Quick Facts about Alzheimer's Disease
Alzheimer's is not a normal part of aging.
- Alzheimer's disease is an irreversible degeneration of the brain that causes disruptions in memory, cognition, personality, and other functions that eventually lead to death from complete brain failure.
Alzheimer's is a growing epidemic.
- More than 5.8 million Americans now have Alzheimer's disease. By 2050, nearly 14 million (13.8 million) Americans over age 65 could be living with the disease, unless scientists develop new approaches to prevent or cure it.1,2 However, estimates based on high-range projections of population growth provided by the U.S. Census suggest that this number may be as high as 16 million.1
Each day, thousands of American families are forever changed by this disease.
- Every 65 seconds, someone in America develops Alzheimer's. By mid-century, someone in America will develop the disease every 33 seconds.2 It is estimated that nearly 500,000 new cases of Alzheimer's disease will be diagnosed this year.3
Alzheimer's is on the rise throughout the world.
- Worldwide, at least 50 million people are believed to be living with Alzheimer's disease or other dementias.4 According to the United Nations, that is more than the population of Columbia.5 If breakthroughs are not discovered, rates could exceed 152 million by 2050.4
- In the time it takes to read this sentence out loud, another person somewhere in the world has been diagnosed with dementia.6 Every 3 seconds, someone in the world develops dementia.4
The overall economic impact is staggering.
- Worldwide dementia care is estimated to cost upwards of US$1 trillion.4 According to the World Bank, that’s roughly the same as the gross domestic product of Pakistan in 2017. According to public financial statements, that is more than the 2017 profits of Apple, J.P Morgan Chase and Berkshire Hathaway combined.7
Alzheimer's is projected to cripple America's healthcare system.
- Total payments for health care, long-term care, and hospice for people with Alzheimer's disease and other dementias are projected to increase from $290 billion in 2018 to more than $1.1 trillion in 2050 (in 2019 dollars).1 Annual healthcare spending averages $4,500 more for patients with Alzheimer’s than similar patients.8,9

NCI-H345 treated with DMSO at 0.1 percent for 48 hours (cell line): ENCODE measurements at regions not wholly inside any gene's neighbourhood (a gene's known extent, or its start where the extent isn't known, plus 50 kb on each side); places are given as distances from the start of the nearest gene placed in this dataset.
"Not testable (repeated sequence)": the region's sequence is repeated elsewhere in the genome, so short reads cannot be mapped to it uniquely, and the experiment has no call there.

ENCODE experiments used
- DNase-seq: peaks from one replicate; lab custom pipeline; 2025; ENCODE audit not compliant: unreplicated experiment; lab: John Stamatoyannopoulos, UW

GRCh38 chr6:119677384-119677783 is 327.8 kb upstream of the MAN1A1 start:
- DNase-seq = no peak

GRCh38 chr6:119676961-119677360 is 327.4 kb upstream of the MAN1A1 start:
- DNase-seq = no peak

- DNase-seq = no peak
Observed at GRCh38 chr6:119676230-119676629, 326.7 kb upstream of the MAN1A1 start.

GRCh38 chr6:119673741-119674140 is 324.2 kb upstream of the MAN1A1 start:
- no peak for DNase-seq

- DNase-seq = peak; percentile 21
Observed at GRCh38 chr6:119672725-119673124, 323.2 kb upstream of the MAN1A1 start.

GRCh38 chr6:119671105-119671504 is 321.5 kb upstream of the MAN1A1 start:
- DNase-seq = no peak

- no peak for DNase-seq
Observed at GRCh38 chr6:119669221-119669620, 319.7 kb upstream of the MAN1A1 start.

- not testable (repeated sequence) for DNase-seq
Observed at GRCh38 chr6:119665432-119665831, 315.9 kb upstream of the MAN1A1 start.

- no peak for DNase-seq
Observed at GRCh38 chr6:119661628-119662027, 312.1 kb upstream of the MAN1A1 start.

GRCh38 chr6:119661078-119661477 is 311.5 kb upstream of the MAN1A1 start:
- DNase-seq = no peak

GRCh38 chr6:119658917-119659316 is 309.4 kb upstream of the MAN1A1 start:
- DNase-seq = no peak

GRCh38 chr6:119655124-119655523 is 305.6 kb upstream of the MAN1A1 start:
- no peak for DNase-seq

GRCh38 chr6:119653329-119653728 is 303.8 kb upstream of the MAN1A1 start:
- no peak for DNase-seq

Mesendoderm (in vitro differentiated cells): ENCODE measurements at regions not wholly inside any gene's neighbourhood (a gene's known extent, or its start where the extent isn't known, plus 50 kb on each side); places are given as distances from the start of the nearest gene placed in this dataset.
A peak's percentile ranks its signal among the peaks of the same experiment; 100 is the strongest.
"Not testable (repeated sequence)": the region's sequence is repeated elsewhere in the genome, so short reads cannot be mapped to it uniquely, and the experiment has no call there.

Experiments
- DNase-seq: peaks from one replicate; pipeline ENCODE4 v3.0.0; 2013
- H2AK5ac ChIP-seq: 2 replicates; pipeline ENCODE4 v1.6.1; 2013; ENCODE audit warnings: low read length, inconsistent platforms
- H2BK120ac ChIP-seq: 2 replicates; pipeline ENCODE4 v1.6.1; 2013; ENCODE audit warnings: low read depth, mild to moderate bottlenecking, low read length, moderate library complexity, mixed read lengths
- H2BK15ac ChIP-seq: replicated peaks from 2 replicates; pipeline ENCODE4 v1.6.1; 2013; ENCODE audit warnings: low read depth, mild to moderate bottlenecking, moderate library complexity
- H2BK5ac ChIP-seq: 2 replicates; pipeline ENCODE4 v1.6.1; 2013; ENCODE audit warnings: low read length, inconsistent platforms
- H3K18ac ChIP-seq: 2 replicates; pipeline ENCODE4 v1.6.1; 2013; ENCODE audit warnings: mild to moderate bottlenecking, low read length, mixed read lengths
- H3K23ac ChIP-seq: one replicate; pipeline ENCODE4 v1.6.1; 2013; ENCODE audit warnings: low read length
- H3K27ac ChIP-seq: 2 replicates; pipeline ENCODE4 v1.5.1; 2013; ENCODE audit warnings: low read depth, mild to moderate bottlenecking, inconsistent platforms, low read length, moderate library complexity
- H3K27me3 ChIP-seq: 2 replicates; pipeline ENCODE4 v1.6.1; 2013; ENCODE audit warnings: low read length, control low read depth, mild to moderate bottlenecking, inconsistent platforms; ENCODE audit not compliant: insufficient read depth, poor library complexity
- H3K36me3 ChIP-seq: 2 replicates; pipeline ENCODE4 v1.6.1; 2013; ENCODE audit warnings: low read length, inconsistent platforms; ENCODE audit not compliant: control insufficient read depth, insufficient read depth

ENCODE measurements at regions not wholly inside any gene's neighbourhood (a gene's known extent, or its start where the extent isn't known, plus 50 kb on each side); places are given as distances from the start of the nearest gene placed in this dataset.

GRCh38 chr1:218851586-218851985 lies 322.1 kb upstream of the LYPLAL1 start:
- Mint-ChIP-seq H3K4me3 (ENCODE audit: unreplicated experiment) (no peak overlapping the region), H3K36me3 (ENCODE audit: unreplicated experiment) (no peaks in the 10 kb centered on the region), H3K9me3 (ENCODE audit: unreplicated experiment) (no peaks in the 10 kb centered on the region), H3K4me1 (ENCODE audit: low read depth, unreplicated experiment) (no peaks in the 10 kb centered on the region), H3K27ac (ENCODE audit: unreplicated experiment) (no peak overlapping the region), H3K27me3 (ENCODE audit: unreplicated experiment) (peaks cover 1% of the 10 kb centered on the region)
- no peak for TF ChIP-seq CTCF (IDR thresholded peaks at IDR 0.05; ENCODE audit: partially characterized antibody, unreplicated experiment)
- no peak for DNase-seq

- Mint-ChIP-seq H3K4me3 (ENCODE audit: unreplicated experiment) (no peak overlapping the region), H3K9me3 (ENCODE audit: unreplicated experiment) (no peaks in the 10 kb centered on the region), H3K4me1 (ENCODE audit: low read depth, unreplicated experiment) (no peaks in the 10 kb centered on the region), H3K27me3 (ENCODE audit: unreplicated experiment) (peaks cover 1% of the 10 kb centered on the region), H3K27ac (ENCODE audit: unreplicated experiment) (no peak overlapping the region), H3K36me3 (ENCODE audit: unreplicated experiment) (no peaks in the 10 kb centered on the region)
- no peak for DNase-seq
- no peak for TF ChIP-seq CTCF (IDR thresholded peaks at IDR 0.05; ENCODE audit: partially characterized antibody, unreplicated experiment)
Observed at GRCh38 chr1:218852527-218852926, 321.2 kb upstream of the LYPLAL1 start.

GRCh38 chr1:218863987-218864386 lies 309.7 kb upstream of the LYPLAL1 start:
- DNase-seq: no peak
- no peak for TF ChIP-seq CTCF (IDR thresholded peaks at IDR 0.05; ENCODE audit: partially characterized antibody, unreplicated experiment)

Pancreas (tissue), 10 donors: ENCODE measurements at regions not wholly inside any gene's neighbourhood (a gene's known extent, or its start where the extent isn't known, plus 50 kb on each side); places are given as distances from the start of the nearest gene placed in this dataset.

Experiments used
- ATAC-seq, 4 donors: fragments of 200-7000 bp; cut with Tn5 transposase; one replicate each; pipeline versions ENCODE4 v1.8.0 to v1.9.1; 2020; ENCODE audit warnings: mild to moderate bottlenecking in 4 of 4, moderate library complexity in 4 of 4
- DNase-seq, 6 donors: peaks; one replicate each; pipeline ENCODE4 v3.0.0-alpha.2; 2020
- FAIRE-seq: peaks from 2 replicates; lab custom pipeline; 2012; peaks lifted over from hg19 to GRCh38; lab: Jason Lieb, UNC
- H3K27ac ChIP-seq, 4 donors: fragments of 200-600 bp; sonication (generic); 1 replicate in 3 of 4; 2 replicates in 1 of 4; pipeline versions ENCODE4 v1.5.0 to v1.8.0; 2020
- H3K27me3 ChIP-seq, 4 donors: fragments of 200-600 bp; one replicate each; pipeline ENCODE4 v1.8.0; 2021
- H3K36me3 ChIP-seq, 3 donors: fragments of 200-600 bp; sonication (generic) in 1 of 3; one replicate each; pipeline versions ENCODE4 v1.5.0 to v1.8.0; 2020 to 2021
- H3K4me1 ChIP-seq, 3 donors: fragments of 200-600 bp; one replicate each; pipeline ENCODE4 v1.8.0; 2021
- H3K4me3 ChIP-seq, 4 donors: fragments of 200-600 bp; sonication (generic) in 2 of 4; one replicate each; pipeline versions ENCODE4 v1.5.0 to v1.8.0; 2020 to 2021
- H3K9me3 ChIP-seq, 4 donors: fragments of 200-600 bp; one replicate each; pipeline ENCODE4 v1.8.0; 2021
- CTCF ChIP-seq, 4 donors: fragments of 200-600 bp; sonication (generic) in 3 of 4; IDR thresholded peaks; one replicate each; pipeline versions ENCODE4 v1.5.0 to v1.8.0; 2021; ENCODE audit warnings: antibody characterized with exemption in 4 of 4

People who have Alzheimer's disease need others to care for them, and many of those providing care are not paid for their time and services.
- More than 16 million Americans, usually family and friends, provide unpaid care for someone with Alzheimer's disease or dementias.10 According to the US Bureau of Labor Statistics11, that would be just shy of a tenth of the entire US workforce. In 2017, these people provided an estimated 18.5 billion hours of unpaid care, a contribution valued at more than $234 billion.1 This would be about 46% of Walmart’s total revenue in 2017 ($500.3 billion)12 and 10 times the total revenue of McDonald's in 2017 ($22.8 billion).13
Unpaid caregivers need help.
- Caring for a person with Alzheimer's or another dementia is often extremely difficult, and many family and other unpaid caregivers experience high levels of emotional stress and depression as a result.14
- Caring for someone with Alzheimer's disease has been found to have a negative impact on the health, employment, income, and financial security of many caregivers.15
Alzheimer's is the only leading cause of death that is still on the rise.
- Alzheimer's disease is the sixth-leading cause of death across all ages in the United States with a 5% increase in number of deaths in the US from 2015 to 2016. For those 65 and older, it is the fifth-leading cause of death.16
- Between 2000 and 2016, deaths attributed to Alzheimer's disease increased 139%, while those attributed to the number one cause of death-heart disease-decreased 6%.16 This increase reflects changes in patterns of reporting deaths on death certificates over time as well as an increase in the actual number of deaths attributable to Alzheimer's.
- Alzheimer's disease is currently underreported as the underlying cause of death—there is a difference between dying with Alzheimer's and death from Alzheimer's.17 Though the degree of underreporting varies.18
- A recent study found the Alzheimer's mortality rate to be five to six times higher than official estimates, suggesting that AD may be responsible for more than 500,000 annual deaths in the United States.19 If applied to the general population, these findings would make Alzheimer's the third leading (rather than sixth) cause of death in the United States, behind heart disease and cancer.
Despite the recent increases in funding to Alzheimer’s disease, the United States Government could spend more to respond to this growing epidemic.
For example, NIH's FY18 funding for cancer research is roughly 2.75 times the level spent for Alzheimer's disease research.20a,b
Sources for Alzheimer's Disease: Facts & Figures
- Alzheimer’s Association. 2019 Alzheimer’s Disease Facts and Figures Alzheimer’s Dementia 2019:15(3):321-87. https://alz.org/media/Documents/alzheimers-facts-and-figures-2019-r.pdf